While the application of this rule is limited to those imaging modalities listed above, it also permits the Secretary of HHS, by rule, to impose a similar requirement on referrals of other DHS.

  2. Limits on Referrals to Physician-Owned Hospitals

    Also excepted from STARK’s general anti-self-referral rule are referrals to hospitals in which the referring physician owns an interest, so long as that interest is owned in the “whole hospital” and not merely a distinct part or department of the hospital. Section 6001 of PPACA prohibits the formation of new physician-owned hospitals and places significant limitations on future activities of existing facilities.

    Most notably, the changes imposed by Section 6001 are:

    • The “whole hospital” exception to STARK will not be available to any newly formed physician-owned hospitals after 2010. More specifically, in order to qualify for the exception, a physician’s investment must have been made and the hospital must have a Medicare provider agreement in effect on or before December 31, 2010.

    • The aggregate physician ownership in physician-owned hospitals is capped by PPACA at whatever percentage existed as of the enactment of the Act. For example, if, on March 23, 2010 (the enactment date), physicians owned 28% of the total ownership interest in a hospital (or in a hospital-owning entity), then the total physician ownership may not at any time in the future exceed 28%.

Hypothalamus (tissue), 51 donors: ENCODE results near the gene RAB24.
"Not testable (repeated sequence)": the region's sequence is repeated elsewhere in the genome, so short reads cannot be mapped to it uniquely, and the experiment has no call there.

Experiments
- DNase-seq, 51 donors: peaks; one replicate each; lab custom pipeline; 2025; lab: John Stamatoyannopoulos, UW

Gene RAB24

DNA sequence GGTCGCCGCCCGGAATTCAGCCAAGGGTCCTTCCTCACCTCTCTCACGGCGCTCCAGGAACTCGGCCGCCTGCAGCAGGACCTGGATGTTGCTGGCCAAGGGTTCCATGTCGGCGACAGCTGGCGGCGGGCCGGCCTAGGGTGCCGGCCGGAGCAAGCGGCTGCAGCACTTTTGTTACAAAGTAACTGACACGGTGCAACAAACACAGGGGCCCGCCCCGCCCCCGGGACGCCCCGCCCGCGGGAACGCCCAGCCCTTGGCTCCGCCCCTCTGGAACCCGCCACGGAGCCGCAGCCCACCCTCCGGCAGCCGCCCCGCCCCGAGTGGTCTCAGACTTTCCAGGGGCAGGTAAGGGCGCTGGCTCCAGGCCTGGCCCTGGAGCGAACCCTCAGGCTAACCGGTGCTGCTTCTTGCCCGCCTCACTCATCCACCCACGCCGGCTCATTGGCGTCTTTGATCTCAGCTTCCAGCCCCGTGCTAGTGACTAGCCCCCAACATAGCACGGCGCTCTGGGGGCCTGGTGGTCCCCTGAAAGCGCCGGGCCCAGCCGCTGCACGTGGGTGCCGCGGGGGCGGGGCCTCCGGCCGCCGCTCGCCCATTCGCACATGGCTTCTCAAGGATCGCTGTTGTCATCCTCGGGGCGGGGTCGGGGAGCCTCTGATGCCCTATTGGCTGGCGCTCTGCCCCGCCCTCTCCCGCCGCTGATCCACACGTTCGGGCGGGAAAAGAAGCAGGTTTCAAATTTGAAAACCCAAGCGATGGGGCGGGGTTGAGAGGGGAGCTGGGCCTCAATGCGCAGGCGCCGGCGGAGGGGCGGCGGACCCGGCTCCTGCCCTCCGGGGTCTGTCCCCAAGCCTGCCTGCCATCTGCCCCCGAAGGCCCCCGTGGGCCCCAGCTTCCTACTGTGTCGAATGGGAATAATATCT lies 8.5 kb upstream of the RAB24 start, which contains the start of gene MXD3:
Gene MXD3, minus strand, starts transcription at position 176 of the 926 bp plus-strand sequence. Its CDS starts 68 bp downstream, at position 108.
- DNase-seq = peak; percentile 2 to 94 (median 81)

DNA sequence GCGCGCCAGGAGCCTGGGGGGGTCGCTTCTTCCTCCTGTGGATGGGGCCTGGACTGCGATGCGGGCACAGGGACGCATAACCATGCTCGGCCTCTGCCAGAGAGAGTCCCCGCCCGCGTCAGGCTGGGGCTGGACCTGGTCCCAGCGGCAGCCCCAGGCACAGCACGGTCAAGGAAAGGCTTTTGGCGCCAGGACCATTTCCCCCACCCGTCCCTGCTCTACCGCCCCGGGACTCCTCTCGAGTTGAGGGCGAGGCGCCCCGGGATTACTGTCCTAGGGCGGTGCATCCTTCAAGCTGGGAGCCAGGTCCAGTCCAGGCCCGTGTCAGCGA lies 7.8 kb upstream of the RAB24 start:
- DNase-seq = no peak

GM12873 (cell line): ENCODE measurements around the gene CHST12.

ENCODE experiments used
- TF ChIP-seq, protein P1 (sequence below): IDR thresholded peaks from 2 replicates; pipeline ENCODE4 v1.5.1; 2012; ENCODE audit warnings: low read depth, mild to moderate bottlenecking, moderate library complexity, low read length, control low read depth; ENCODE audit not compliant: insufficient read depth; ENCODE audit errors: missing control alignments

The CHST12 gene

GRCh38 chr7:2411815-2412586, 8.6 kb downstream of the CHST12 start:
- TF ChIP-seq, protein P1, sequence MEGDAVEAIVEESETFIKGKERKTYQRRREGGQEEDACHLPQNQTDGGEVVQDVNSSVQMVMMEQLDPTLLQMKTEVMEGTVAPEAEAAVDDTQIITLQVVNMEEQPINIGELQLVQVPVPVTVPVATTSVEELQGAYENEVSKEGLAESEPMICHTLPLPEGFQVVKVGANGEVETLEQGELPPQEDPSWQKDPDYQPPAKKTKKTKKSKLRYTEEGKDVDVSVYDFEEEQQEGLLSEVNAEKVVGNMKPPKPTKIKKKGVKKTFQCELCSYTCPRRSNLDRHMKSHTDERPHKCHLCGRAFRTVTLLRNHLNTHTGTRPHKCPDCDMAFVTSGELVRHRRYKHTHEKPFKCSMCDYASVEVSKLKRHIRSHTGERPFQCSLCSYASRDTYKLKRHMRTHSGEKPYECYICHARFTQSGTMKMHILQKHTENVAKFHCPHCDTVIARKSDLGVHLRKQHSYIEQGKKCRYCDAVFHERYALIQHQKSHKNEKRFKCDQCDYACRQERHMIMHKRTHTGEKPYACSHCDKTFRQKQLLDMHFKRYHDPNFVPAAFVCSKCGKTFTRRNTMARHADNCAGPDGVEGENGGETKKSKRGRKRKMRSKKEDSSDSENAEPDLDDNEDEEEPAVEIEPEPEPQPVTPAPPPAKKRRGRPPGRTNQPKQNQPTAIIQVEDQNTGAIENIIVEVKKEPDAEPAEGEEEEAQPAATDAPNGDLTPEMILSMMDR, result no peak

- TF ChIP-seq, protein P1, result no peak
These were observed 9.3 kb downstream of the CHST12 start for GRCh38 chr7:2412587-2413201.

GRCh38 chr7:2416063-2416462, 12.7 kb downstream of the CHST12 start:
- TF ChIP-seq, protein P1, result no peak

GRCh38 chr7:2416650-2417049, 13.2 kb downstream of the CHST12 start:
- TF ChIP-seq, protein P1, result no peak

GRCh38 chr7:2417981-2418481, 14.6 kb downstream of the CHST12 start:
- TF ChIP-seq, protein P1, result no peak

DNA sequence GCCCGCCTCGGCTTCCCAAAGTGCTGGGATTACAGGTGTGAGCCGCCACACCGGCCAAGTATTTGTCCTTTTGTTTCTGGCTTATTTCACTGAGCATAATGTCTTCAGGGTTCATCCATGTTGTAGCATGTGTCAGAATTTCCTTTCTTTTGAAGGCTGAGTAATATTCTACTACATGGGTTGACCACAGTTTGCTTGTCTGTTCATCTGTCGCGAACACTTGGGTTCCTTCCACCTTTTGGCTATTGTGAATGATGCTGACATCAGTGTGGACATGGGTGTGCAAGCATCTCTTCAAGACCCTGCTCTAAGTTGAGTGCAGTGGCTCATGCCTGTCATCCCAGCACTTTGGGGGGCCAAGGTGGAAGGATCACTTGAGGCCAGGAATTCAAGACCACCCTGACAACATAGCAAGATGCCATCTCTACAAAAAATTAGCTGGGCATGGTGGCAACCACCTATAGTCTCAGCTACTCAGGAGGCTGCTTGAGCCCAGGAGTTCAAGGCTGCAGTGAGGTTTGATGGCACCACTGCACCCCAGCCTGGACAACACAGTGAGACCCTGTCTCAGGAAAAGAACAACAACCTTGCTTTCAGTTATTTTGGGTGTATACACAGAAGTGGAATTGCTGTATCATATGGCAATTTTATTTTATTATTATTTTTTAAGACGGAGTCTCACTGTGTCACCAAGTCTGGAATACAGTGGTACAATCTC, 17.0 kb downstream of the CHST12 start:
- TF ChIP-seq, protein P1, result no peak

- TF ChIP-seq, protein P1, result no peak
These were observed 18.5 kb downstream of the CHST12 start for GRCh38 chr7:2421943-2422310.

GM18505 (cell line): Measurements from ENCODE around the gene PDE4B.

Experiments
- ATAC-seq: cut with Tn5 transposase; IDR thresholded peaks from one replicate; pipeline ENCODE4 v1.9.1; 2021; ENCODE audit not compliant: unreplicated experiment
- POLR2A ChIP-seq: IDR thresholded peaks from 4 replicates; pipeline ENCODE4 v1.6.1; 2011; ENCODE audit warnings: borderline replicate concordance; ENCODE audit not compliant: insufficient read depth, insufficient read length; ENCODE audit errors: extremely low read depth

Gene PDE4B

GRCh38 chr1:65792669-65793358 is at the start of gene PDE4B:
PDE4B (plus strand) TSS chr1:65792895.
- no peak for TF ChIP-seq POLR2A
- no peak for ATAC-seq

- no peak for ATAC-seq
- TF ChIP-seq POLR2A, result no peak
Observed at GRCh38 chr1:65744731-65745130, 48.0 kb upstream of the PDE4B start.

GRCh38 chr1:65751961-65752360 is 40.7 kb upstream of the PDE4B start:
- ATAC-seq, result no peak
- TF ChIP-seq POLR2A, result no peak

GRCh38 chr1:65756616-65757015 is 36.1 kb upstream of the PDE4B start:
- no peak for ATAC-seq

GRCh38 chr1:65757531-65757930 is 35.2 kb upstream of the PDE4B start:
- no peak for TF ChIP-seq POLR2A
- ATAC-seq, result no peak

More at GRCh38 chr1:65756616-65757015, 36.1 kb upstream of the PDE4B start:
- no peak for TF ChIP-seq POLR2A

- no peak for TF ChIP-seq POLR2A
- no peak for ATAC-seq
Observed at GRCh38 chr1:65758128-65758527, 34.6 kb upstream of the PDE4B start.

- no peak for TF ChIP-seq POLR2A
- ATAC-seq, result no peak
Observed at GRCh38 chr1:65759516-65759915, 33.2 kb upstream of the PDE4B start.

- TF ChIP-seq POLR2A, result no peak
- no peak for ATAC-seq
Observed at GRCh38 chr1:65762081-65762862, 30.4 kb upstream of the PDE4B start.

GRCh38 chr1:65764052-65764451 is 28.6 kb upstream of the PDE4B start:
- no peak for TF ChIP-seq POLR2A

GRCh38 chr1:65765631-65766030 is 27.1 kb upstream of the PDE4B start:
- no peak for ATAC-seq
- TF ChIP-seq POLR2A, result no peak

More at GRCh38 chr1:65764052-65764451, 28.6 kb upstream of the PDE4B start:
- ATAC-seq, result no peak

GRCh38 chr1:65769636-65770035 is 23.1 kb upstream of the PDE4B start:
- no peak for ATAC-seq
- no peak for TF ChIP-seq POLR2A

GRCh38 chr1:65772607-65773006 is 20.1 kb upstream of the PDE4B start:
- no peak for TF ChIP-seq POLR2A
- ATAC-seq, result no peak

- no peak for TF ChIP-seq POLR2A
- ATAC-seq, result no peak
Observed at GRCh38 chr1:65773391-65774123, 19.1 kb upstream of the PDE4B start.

o NOTE: This provision is seemingly inconsistent with the permission for physicians to invest in newly formed physician-owned hospitals through December 31. CMS will need to address.
    • Hospitals grandfathered in under the “whole hospital” exception may not, without the permission of the Secretary of HHS, expand in number of operating rooms, procedure rooms, or beds after March 23, 2010, in order to comply with the exception. A procedure for grandfathered hospitals to apply for an exception to this rule must be in place by February, 2012.

    • Physicians and hospitals who jointly own ASC’s may not avoid the impact of this section by converting the jointly owned ASC to a hospital. Referrals to hospitals which were formed by such a conversion after March 23, 2010, will not qualify for the “whole hospital” exception.

    • Grandfathered hospitals must have procedures in place which require referring or treating physicians to disclose their ownership interest in the hospital to their patients within a time that will permit the patient the opportunity to make a choice as to where to be treated.

    • Grandfathered hospitals must disclose the fact that they are partially physician owned. That notice must be published on the facility’s website and in any public advertising by the hospital.